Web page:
... then, and fall back on each other. Do you know the lines that are written on the face of a disappointed wave? To-night the clouds are like castles built on the plain of the sea. There is an aeroplane at this moment—dim as a little thought—coming between two turrets of cloud. I suppose it is that I can hear, but it sounds like the distant singing of the moon. I have come here to count up my theories, to count them and pile them up like money, in heaps, according to their value. Theories are such beautiful things, there must be ...
— This Is the End • Stella Benson

... puffed a cloud of smoke into the air; he was really disturbed about Jimmy. The repeated advice seemed to annoy Jimmy; he frowned and rose to his feet; he caught his breath with a sort of gasp of pain. Sangster ...
— The Second Honeymoon • Ruby M. Ayres

... great opportunity, perhaps the greatest of his career. What it means is clear to us, who know that the cause of Reform passed under a cloud for the space of thirty-eight years. It is of course unfair to censure him and his friends for lacking a prophetic vision of the long woes that were to come. Most of the blame lavished upon him arises from ...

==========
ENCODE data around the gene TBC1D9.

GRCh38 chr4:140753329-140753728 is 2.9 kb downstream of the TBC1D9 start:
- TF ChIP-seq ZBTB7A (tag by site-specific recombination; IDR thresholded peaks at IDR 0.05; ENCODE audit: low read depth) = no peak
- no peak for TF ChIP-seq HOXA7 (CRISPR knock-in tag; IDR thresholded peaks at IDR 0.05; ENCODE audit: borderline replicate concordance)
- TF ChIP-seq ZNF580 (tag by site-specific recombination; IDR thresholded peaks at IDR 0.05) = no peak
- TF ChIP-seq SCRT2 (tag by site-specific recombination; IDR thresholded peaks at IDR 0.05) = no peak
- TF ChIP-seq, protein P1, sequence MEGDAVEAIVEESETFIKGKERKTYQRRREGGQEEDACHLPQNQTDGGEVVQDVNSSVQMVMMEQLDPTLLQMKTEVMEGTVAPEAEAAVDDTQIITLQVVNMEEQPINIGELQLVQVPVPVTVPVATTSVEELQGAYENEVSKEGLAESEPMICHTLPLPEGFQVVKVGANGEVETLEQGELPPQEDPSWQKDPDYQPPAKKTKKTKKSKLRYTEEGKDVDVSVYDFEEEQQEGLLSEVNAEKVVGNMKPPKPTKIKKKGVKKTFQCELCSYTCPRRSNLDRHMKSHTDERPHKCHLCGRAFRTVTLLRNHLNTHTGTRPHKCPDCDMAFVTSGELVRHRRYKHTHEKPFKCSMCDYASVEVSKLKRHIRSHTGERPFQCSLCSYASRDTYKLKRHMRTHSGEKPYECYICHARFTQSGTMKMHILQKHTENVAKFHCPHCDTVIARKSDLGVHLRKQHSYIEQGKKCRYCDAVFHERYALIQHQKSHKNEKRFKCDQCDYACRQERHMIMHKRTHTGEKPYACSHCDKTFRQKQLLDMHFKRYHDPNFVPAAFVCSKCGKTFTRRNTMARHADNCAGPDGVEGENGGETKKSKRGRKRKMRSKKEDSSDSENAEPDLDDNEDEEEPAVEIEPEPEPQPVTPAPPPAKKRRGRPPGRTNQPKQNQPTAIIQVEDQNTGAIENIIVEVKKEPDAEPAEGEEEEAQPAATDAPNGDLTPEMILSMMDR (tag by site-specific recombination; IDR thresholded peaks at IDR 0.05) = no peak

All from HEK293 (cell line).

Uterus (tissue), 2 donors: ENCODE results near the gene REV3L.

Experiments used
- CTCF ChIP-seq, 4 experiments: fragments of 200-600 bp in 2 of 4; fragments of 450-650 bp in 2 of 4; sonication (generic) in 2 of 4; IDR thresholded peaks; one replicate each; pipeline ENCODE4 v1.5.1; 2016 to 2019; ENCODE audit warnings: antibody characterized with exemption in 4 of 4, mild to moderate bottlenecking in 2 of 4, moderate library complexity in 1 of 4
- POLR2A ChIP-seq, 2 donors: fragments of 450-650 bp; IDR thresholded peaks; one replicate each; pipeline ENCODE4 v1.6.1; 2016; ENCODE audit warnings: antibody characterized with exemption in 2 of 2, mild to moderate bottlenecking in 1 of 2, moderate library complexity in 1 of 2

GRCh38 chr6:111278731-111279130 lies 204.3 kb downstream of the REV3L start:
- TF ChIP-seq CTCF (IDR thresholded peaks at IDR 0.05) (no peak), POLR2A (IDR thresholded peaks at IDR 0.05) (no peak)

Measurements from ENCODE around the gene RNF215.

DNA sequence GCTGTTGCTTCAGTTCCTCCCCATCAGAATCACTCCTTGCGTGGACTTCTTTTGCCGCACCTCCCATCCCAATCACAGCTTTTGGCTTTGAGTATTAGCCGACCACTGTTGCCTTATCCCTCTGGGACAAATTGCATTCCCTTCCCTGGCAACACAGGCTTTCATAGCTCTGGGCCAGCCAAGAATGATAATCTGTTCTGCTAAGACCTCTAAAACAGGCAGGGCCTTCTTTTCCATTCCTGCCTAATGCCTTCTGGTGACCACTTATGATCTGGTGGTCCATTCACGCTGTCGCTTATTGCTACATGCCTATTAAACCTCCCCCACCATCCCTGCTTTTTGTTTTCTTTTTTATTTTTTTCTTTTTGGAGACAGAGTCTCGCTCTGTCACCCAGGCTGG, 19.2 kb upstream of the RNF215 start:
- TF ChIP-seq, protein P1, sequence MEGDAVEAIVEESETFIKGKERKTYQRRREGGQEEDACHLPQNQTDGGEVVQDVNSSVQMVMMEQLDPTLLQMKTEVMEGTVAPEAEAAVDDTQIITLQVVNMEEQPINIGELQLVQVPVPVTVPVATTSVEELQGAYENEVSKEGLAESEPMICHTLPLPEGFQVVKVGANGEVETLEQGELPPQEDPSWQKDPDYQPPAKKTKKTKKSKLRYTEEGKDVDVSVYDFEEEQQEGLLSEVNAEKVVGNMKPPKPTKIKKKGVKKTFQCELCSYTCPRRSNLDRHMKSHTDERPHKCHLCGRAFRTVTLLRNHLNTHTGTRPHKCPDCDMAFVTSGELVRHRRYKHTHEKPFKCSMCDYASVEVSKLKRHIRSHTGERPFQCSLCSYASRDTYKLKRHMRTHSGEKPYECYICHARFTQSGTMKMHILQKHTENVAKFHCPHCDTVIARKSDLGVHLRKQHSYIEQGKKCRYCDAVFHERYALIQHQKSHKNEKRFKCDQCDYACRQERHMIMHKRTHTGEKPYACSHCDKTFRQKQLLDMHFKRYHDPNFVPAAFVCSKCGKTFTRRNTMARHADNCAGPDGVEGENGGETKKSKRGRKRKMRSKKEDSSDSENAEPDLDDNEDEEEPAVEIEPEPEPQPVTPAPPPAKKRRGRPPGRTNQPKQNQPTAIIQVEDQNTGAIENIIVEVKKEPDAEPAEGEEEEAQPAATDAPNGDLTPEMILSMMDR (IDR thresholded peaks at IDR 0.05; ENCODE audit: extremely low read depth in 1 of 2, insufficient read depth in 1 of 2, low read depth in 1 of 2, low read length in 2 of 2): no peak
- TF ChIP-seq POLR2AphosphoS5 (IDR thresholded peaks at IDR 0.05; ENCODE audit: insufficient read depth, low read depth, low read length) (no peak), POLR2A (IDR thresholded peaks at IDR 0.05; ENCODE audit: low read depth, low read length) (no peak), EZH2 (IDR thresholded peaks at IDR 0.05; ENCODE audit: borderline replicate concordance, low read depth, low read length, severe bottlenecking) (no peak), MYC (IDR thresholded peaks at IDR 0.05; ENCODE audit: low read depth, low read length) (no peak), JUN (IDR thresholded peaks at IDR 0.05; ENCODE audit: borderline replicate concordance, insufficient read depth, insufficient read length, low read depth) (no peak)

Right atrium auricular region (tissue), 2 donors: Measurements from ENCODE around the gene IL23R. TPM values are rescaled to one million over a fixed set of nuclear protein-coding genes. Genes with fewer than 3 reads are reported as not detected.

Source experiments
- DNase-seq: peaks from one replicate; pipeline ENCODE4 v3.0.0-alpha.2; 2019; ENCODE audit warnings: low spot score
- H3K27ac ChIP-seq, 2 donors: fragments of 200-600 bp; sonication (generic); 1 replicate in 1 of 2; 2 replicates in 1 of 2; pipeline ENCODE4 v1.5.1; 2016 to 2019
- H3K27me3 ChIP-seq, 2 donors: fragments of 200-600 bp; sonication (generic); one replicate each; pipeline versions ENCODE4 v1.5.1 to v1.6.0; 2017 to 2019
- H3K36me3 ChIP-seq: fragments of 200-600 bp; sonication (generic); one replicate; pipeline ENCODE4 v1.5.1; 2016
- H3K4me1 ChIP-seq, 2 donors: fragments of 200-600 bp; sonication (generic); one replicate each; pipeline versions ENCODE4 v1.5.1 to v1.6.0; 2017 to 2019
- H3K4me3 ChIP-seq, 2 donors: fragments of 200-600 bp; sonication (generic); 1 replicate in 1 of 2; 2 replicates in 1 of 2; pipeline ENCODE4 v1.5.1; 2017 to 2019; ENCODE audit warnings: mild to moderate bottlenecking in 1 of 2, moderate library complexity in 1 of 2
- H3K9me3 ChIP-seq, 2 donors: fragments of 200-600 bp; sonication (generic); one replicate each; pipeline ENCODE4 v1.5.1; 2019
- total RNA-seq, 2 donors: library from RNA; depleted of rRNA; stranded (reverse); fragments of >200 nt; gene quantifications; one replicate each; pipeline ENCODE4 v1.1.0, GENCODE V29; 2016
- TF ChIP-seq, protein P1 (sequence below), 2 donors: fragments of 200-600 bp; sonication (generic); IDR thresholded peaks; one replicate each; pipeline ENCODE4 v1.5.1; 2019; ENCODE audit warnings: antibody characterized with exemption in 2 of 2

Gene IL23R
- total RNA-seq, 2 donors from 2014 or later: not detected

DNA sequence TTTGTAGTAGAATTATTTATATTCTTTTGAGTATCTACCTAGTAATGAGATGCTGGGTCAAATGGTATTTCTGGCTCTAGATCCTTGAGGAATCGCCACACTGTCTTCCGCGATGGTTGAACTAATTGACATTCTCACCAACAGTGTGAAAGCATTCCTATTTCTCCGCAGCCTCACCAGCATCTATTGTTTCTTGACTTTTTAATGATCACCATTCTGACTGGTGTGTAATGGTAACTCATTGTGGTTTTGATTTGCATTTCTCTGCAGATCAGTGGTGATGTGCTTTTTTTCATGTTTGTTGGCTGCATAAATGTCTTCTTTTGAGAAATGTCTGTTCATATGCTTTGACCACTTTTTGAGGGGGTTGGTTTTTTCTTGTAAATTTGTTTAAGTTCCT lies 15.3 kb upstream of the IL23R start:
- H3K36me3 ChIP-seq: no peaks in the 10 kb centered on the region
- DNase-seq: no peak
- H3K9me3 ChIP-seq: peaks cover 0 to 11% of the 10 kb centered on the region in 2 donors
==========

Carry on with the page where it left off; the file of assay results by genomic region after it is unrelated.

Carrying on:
— William Pitt and the Great War • John Holland Rose

... Paul learnt, and day by day he suffered all the sweet surprises and joys of art. There were days that were not so, when the strings jangled aimlessly, and seemed to have no soul in them; days when it appeared that the cloud could not lift, as though light and music together were dead in the world—but these days were few; and Paul growing active and strong, caring little what he ate and drank, tasting no wine, because it fevered him at first, and then left ...
— Paul the Minstrel and Other Stories - Reprinted from The Hill of Trouble and The Isles of Sunset • Arthur Christopher Benson

... pronounced one. That was his deep glooms, his despondencies, his despairs; these had their place in each and every day along with the eagernesses. Thus his day was divided—no, not divided, mottled—from sunrise to midnight with alternating brilliant sunshine and black cloud. Every day he was the most joyous and hopeful man that ever was, I think, and also every day he was the most ...